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Digital tools during the pandemic

Aggiornamento: 15 set 2022

From letters to emails, from paper books to eBooks, and from polaroids to smartphones, technological innovations have rapidly changed our lives for decades. In the last three years, even more, progresses have been reached. The outbreak of COVID-19 has accelerated the slow digital evolution that was underway. For instance, most of the public services that once required an individual’s physical presence have now shifted online. You can now check the exact time of your medical appointment through an app, create a bank account in two minutes or reserve a table at your favorite restaurant in only two clicks. The restrictions imposed by the majority of governments across the globe were strictly required to fight the pandemic and even if some of these limitations hardly shook several economic sectors, they stimulated the enhancement of a new virtual reality. The real World stopped for a while and technology came to de-freeze it.

While restrictions were in place, citizens and businesses relied on the internet and connectivity. Thanks to a broadband network and digital infrastructure, individuals had the opportunity to keep on learning, socializing, and working. Not only was indispensable to monitor the spread of the coronavirus and the research and development of treatments and vaccines, but new digital tools were necessary to ensure that individuals could have continued their life online.

In such a catalytic scenario, AI developers released tracking apps or other digital tools useful to fight the pandemic. In Italy, the app called “immuni” allowed tracking of any possible contact that an infected person had in one day. Swedish health services developed a platform for healthcare workers to report real-time data on volumes of infected patients, staffing, ventilator usage, etc. In Germany, a smartwatch application that collects pulse, temperature, and sleep pattern data to screen for signs of viral illness was launched. Data from the application were then presented on an online, interactive map in which the competent authorities could have to assess the likelihood of Covid-19 incidence across the nation.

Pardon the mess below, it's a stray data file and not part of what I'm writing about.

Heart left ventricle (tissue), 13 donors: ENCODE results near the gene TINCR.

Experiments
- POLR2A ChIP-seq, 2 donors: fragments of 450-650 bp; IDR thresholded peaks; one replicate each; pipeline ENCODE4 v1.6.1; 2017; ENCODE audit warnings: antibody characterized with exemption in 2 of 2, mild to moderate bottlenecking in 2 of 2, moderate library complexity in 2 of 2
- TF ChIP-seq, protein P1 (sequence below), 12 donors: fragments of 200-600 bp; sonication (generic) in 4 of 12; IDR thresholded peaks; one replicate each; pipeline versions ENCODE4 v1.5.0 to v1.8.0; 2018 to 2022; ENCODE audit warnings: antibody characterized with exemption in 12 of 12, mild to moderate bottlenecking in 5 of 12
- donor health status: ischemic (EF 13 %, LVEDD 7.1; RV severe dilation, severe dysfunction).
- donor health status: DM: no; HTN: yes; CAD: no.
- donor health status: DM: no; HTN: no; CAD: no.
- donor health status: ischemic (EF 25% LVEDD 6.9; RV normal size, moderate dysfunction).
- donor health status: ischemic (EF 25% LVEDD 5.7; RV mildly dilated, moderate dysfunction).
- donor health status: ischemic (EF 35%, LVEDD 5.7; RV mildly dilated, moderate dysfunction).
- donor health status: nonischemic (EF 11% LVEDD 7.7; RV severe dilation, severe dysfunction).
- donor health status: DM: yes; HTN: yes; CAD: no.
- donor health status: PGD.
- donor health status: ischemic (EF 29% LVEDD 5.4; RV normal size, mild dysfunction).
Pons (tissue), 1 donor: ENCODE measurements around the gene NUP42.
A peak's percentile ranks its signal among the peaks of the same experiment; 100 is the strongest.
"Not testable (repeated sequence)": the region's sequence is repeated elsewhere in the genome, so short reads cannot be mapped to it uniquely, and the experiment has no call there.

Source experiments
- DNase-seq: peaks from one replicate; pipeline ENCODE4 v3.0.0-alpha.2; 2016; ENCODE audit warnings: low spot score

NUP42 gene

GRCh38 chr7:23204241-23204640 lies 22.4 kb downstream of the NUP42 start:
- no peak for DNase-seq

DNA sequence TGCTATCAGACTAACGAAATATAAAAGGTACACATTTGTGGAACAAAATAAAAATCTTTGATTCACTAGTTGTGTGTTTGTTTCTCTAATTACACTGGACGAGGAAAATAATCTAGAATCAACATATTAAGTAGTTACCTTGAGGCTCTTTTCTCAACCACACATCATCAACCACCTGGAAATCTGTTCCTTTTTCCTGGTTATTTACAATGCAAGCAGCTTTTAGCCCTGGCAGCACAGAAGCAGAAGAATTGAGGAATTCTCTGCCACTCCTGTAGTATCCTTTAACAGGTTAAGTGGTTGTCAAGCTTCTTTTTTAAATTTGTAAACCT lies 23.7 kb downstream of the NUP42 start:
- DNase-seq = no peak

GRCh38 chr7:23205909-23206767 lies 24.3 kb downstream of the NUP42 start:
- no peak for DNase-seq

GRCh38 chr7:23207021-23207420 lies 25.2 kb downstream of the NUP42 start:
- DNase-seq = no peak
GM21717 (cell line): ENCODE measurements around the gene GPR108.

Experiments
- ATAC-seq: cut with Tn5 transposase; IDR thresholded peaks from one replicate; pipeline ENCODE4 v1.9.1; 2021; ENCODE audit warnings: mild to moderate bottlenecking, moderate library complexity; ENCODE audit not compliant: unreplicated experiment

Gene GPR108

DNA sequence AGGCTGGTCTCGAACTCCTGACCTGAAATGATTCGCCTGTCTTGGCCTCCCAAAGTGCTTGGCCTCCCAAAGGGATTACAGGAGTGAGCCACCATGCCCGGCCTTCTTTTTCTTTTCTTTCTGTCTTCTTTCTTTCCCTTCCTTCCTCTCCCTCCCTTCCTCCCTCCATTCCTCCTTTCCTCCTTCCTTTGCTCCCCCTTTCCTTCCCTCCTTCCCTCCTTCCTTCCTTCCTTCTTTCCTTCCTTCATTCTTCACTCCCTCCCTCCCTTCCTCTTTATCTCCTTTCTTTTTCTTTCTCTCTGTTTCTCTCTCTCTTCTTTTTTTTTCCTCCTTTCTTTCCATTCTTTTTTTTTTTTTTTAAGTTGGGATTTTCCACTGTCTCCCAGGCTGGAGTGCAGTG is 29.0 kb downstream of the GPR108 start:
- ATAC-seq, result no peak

Nonetheless, the need for a digitalized life does not affect only the health sector but also other primary social fields. Education, work, and even hobbies or recreation activities were transposed online and made accessible to a wider online audience. After a brief hiatus, book presentations, cultural events, concerts, and even stand-up comedies were re-launched at distance. The increasing use of Microsoft Teams, Zoom, and other instant video-conferences apps is an explicit example of how our lifestyles can be changed in times of crisis and need. The Pandemic induced digital speed, and improved issues related to accessibility, diversity, and digital inclusion. Appreciating the advantages of such quick and abrupt change, the cons that do exist must be necessarily identified and discussed. Among the many, digital-related mental illnesses (isolation, digital depression, social media anxiety) and a too-realistic dystopian drift of social and works habits. Not only they are rather severe, but if uncontrolled, they might gradually worsen and suffered from a bigger and bigger portion of society, old and new generations alike. Besides the evident issues, such challenges must be added to the prioritizing list of duties to be addressed so as to avoid any worsening spiral of events.

In general, Digital tools have brought great improvements to everyday life without however preventing controversies to arise. Among the most skeptical are those concerned about privacy and freedom problems as well as those who fear a rise in mental illnesses (as some statistics have shown). As such, ensuring a Web freed from hegemonic interests, in line with ethical principles, and accountable to a Professional order is the challenge that governments, international organizations, and Civil Society alike have to start addressing before it is too late. The steps achieved in terms of progress cannot risk being counterbalanced by the many uncontrolled threats that do exist.

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